Reaching for the dream: A narrative study of skilled women domestic workers

  • Nuria Astagini Universitas Indonesia
  • Billy K. Sarwono Universitas Indonesia
Abstract views: 270 , PDF downloads: 173
Keywords: domestic worker, symbolic interactionism, women, narrative, skilled worker


Women domestic workers are often associated with females whose only task is completing domestic work. However, this construction has changed along with the development of the labour industry. Currently, they are associated with skilled domestic workers. The relationship between women domestic workers and their employer that was previously based on kinship is supposed to have shifted to a formal relationship, with work and wage agreements. This construction is also strengthened by the presence of social media, as a means for conveying their narrative as skilled workers and not just servants for their employers. This study examines the process of symbolic interactionism in women domestic workers through their narratives as skilled domestic workers. The data was collected qualitatively from four women domestic workers in the Jakarta area as the research participants. As a metropolitan city, Jakarta has the highest number of domestic workers in Indonesia. Based on the data analysis, women domestic workers conceptualised their profession as experienced and versatile individuals in performing various domestic work and are the backbone of their respective families. Therefore, this conceptualisation shows that the participants can break away from the stereotype that domestic workers are lowly and unskilled workers. The interaction between participants and their employer raises non-physical symbols reflecting dedication and loyalty. In addition, the interaction process is a learning tool for subjects to obtain resources that equalise them with other workers in the domestic sector.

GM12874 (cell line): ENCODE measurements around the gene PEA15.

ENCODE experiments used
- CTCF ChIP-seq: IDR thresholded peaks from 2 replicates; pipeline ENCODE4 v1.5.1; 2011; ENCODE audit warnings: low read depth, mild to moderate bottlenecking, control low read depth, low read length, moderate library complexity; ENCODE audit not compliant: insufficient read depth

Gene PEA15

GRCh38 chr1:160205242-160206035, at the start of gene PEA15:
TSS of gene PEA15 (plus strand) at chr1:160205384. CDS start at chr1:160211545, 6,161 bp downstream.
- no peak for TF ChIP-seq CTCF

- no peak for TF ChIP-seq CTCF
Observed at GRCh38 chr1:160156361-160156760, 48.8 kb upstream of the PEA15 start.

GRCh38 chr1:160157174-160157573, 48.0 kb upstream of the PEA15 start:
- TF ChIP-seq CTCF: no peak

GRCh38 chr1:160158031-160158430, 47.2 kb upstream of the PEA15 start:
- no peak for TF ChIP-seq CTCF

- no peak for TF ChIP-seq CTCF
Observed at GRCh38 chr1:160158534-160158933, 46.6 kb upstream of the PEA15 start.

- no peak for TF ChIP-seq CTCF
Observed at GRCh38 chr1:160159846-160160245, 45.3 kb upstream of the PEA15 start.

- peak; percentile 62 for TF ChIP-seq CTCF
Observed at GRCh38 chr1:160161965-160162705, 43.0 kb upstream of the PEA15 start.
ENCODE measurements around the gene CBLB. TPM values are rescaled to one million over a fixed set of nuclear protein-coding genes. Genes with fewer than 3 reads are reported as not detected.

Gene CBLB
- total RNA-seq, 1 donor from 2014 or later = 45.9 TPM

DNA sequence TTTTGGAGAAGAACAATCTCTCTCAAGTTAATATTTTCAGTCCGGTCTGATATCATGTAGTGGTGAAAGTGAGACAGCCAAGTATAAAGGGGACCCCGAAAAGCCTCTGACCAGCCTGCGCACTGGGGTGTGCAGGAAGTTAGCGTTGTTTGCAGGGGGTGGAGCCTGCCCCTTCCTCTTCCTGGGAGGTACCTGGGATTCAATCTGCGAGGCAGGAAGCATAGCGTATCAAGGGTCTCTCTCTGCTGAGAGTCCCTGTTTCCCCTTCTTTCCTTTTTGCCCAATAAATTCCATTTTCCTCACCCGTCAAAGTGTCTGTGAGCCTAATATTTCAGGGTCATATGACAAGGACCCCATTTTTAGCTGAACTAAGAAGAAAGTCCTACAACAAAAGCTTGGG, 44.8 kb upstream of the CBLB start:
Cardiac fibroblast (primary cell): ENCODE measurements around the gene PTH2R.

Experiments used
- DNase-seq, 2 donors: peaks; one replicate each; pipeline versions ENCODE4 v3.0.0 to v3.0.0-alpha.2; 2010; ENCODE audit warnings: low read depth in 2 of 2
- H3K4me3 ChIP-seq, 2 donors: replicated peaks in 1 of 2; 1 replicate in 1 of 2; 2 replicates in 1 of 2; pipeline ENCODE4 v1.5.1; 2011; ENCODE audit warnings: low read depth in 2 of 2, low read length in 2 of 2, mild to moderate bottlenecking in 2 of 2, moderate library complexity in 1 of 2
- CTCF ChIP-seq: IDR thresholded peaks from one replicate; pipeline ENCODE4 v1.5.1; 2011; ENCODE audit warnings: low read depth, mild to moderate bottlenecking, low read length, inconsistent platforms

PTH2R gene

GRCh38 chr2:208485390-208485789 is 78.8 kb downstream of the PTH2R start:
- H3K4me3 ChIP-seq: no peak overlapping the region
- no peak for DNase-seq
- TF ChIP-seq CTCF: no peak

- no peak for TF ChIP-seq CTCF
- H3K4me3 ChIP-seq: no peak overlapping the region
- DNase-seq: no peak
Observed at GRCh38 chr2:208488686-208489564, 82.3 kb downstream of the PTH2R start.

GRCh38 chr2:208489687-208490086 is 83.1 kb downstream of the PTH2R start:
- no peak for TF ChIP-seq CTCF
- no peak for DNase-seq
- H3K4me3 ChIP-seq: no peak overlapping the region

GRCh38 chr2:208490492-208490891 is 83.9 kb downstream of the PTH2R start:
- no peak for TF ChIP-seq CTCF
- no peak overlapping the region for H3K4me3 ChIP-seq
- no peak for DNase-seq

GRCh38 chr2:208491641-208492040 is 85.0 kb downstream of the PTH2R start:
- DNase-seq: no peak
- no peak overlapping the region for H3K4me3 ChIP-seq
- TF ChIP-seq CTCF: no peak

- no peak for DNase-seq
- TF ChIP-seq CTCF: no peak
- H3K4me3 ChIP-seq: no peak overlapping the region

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How to Cite
Astagini, N., & Sarwono, B. K. (2022). Reaching for the dream: A narrative study of skilled women domestic workers. Jurnal Studi Komunikasi, 6(1), 32-53. Retrieved from

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